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November 23, 2017

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election 2012:

Presidential campaign is focusing on how the West can be won

Nation’s political landscape changing as the West grows into the ‘New South’


President Barack Obama and GOP challenger Mitt Romney

HIGHLANDS RANCH, Colo. — From the glittering lights of Nevada casinos to the magnificent vistas and booming tech corridor of Colorado, the wide open spaces, big skies — and big aspirations — of Western voters on both sides of the aisle have taken center stage in the 2012 presidential election.

As President Barack Obama and Republican Mitt Romney prepare to meet today at the University of Denver for their first face-to-face debate, the candidates have lavished attention and resources on the two crucial Western swing states that could shape the outcome of the race.

With fewer than 40 days left until the election, the economy and jobs reign as the lead issues in the race. But the increased western attention also has raised the profile of issues of particular interest to the region’s voters. Those include immigration and energy — oil, coal, natural gas and alternative energy production — along with gun rights and even the legalization of marijuana, an issue facing Colorado voters on the November ballot. Also looming large is the housing slump — Nevada leads the nation in foreclosures, and Colorado ranks No. 8 in the nation.

The increasingly frenzied campaign focus on the West is being played out in communities such as Highlands Ranch, an affluent Denver suburb. The sun barely was up recently, and a breakfast meeting of the local Republican Party was packed with activists pumped on coffee and election fervor.

The complaint among Republicans in Douglas County, which ranks as one of the top conservative bastions in the nation: There aren’t enough Mitt Romney yard signs to meet all the demand.

Colorado GOP icon Bob Breaprez — a dairy farmer, former U.S. congressman and gubernatorial candidate — said he’s been traveling the breadth of his native swing state, and “I haven’t seen one Obama sign.”

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Obama supporters gather outside a North Las Vegas business Sierra Truck Body & Equipment, where presidential hopeful Mitt Romney is holding an event, Friday, Aug 3, 2012.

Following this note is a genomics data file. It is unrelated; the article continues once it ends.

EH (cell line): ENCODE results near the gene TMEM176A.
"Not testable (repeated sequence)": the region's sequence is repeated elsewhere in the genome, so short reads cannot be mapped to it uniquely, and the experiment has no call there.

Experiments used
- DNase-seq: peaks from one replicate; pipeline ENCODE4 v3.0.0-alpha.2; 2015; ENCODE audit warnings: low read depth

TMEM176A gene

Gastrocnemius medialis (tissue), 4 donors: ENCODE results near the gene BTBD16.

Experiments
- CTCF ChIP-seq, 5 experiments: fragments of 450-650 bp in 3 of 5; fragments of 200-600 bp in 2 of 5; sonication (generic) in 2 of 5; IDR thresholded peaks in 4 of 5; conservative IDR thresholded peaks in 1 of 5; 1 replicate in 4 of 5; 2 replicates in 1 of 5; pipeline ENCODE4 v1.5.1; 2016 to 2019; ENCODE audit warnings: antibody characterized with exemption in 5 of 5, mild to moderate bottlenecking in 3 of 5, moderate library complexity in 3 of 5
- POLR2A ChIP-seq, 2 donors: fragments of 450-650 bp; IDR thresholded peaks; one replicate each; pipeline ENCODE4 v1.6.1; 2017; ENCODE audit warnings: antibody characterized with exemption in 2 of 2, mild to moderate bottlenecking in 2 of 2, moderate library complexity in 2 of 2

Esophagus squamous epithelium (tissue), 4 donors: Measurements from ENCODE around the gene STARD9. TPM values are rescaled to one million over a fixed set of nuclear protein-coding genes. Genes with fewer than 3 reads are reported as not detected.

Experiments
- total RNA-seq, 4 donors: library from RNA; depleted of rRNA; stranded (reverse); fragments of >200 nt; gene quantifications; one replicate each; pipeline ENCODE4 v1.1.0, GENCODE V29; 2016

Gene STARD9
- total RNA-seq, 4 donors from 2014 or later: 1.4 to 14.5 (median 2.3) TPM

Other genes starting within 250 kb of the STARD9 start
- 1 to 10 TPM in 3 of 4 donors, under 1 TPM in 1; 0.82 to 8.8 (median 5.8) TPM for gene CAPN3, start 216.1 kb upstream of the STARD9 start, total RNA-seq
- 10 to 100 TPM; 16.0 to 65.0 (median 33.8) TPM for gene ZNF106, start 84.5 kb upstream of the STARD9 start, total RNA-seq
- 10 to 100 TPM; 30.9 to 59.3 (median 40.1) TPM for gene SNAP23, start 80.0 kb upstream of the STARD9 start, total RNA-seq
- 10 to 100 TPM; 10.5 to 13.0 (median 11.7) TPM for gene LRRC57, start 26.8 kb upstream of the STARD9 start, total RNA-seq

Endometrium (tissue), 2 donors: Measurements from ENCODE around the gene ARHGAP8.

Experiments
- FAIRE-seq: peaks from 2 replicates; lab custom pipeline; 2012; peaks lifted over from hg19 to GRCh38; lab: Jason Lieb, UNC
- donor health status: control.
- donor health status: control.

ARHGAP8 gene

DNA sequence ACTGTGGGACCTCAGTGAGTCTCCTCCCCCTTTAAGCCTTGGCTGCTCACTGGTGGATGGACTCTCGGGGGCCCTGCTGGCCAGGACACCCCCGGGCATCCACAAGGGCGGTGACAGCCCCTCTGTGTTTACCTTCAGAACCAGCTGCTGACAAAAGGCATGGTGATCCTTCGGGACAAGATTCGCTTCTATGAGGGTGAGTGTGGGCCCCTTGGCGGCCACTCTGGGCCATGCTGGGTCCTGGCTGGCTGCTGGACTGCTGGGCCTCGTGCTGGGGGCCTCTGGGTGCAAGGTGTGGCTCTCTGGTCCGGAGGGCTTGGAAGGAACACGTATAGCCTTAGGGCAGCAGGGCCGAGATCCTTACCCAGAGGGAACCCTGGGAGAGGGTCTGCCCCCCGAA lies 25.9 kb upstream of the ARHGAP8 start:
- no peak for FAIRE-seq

“Something’s happening out there in Douglas County, and Jefferson County, and Arapahoe County,” Breaprez told his fellow Republicans, referencing some of the most hotly contested and fastest-growing regions in Colorado, as heads nodded in agreement. “There’s not the intensity with Barack Obama’s constituents. ... It’s still a jump ball.”

Mark Baisley, a former Southern California aerospace professional who is now chairman of the Douglas County GOP, said Republicans in the region — dubbed by some “the center of conservative gravity” in the Rocky Mountain state — represent a range of small business folks, lawyers, professionals and even some ranchers, many hard hit by the recession.

“We’re Westerners, in the true sense,” he said. “It’s rugged individualism that is lived out here in a big way. When the government is attempting to do for us, we find that oppressive. We just want them to leave us alone.”

But a few miles away in urban Denver, Alvina Vasquez, 33, the communications director of Campaign for a Strong Colorado, a progressive grass-roots organization, said Latinos in the region also have aspirations — the opportunity to work, realize dreams, educate children and reach for opportunity without interference or roadblocks.

“Those are Western values,” she said. “What is Mitt Romney offering them? Self-deportation.”

Lauren Haber, a 22-year-old senior at UNR, acknowledged that in her crucial swing state of Nevada, this election looks different from four years ago, when thousands of students were engaged by the possibility of choosing the first black president.

She admits there aren’t as many bumper stickers, nor Obama’s iconic image on T-shirts and posters, around her 18,227-student campus. Still, she said, she will again vote for Obama.

“His views on social issues like abortion and gay marriage are right in tune with mine,” she said. “(We) share the same values and core beliefs.”